Phil Waldorf

Record Reviews
Moondog: Sax Pax for a Sax (Atlantic)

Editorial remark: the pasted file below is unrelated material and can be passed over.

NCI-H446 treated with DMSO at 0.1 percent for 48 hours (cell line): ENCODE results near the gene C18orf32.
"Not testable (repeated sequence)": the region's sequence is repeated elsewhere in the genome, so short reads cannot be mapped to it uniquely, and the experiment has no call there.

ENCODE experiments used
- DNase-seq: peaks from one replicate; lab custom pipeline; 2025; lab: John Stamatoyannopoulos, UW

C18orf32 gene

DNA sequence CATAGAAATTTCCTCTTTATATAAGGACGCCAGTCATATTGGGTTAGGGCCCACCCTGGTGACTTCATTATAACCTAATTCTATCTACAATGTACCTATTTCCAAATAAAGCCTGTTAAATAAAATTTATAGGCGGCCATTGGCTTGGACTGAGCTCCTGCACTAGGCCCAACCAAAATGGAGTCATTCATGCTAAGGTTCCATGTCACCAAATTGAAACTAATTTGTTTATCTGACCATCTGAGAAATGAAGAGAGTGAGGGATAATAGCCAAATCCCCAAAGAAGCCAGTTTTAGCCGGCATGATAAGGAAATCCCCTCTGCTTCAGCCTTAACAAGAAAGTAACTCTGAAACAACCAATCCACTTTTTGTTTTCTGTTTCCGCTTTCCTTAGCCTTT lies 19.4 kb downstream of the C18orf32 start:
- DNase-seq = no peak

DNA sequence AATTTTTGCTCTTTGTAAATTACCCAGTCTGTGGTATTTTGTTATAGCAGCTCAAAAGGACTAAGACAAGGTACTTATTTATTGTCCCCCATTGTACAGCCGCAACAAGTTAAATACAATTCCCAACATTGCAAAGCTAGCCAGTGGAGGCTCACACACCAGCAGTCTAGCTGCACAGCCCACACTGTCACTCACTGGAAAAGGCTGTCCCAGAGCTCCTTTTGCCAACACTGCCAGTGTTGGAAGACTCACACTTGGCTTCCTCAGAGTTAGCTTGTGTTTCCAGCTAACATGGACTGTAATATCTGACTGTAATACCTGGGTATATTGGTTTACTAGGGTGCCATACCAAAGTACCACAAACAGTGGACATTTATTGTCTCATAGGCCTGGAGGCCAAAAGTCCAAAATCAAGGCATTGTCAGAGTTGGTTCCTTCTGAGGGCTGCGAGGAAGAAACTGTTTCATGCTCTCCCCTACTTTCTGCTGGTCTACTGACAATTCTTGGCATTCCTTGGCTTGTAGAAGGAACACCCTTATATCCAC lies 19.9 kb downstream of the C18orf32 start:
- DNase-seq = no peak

It is the early 1960s - you are visiting New York City. As you travel down Sixth Avenue between 52nd and 56th Streets you encounter a man known as Moondog. This Moondog character is playing homemade percussion instruments, reading poetry, and interacting with the bewildered onlookers, all while dressed in full Viking garb. Fast forward to 1997, and nearly 20 albums later. Moondog releases Sax Pax for a Sax. This album is Moondog's first attempt at composing music for a saxophone ensemble, and while it may lack the outright weirdness of some of his early albums, Sax Pax for a Sax is an undeniably intriguing effort. Sax Pax is part of the artist's own zajaz series, which consists of jazz music venturing in two opposite directions. One direction of jazz is backwards, the theory goes, in the sense of composing via the use of classical training, while the other is a forward direction - taking jazz into the future by using both old and new musical techniques. While this description is somewhat accurate, it should also be noted that Moondog is not really pushing the boundaries of jazz in any forward directions. Instead, the sparse instrumentation here, with its pounding backbeat, will remind listeners of glorious jazz pasts. Even if Sax Pax for a Sax does not capture the future of music, it still is a good collection of mostly instrumental saxophone music that retains some of the strangeness of Moondog's early albums. The melodic, sometimes playful, sometimes wistful songs are accessible and enjoyable, bringing to mind gems from the Western pop canon pre-WWII - a couple are even sung by a bawdy male chorus that will bring to mind stock images of Parisian cabarets. It is remarkable that so long after Moondog's days on New York City street corners, he is still making a thoughtful and interesting contribution to the world of music nearly 50 years after releasing his first 78 rpm records.